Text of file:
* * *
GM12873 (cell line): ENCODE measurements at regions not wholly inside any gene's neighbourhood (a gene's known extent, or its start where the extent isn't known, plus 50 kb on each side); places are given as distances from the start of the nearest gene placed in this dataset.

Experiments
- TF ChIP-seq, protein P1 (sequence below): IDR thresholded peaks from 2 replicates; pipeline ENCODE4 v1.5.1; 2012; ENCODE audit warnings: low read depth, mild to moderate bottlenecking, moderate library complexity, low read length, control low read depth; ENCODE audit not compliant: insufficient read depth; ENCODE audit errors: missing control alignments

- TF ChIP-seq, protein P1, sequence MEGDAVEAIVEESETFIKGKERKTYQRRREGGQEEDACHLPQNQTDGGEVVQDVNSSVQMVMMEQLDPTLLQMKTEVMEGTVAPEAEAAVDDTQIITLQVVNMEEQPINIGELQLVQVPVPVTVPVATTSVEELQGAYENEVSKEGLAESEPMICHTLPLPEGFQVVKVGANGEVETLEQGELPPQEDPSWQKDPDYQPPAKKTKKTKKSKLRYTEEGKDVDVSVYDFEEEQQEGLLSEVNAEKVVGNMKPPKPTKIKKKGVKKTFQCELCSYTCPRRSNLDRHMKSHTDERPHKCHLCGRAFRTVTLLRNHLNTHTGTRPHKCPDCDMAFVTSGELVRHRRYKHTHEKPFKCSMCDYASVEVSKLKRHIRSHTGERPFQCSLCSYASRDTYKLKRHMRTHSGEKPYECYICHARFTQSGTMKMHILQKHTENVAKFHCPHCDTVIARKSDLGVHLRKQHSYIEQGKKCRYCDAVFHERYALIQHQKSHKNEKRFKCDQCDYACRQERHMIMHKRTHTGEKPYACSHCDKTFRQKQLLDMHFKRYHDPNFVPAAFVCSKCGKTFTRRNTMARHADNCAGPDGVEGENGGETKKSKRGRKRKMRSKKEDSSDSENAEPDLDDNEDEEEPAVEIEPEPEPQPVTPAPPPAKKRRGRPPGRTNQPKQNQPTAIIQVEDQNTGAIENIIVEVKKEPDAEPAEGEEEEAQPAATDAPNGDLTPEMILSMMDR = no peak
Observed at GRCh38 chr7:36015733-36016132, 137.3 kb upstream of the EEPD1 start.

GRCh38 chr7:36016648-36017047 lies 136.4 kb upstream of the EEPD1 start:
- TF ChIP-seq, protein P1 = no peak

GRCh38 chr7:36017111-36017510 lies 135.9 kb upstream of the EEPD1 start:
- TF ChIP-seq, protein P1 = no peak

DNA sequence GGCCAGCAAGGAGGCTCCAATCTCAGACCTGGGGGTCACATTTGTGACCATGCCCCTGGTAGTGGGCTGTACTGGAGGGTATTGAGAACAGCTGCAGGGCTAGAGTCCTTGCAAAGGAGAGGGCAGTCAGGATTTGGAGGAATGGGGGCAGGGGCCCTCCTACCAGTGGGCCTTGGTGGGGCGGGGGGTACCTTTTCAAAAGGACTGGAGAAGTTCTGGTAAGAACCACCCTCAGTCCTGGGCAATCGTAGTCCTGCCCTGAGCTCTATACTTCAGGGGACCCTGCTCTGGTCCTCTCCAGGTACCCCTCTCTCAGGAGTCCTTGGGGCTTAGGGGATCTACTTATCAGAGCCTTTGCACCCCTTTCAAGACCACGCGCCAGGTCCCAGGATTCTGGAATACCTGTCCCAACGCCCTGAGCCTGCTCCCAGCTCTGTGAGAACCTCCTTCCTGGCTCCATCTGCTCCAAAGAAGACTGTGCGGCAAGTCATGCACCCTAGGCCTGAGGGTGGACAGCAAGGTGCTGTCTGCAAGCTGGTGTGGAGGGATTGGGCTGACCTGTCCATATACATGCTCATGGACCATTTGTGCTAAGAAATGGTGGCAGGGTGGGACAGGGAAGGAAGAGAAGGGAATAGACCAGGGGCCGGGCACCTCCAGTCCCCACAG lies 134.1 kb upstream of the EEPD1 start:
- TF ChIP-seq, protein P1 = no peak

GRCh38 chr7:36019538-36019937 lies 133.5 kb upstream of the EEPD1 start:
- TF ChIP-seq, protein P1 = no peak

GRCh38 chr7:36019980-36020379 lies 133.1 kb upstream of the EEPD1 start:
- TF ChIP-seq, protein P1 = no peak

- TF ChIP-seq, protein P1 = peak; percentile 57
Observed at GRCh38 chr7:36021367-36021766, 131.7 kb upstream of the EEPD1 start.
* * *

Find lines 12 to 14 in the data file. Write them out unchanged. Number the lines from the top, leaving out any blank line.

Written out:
GRCh38 chr7:36019538-36019937 lies 133.5 kb upstream of the EEPD1 start:
- TF ChIP-seq, protein P1 = no peak

GRCh38 chr7:36019980-36020379 lies 133.1 kb upstream of the EEPD1 start: